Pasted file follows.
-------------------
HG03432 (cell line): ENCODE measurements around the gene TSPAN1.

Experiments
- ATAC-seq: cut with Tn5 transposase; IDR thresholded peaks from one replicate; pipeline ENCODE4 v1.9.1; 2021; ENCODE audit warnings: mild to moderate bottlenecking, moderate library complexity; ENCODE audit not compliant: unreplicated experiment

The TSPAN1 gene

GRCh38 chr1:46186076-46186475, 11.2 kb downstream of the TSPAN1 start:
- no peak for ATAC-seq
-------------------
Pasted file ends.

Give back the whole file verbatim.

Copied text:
HG03432 (cell line): ENCODE measurements around the gene TSPAN1.

Experiments
- ATAC-seq: cut with Tn5 transposase; IDR thresholded peaks from one replicate; pipeline ENCODE4 v1.9.1; 2021; ENCODE audit warnings: mild to moderate bottlenecking, moderate library complexity; ENCODE audit not compliant: unreplicated experiment

The TSPAN1 gene

GRCh38 chr1:46186076-46186475, 11.2 kb downstream of the TSPAN1 start:
- no peak for ATAC-seq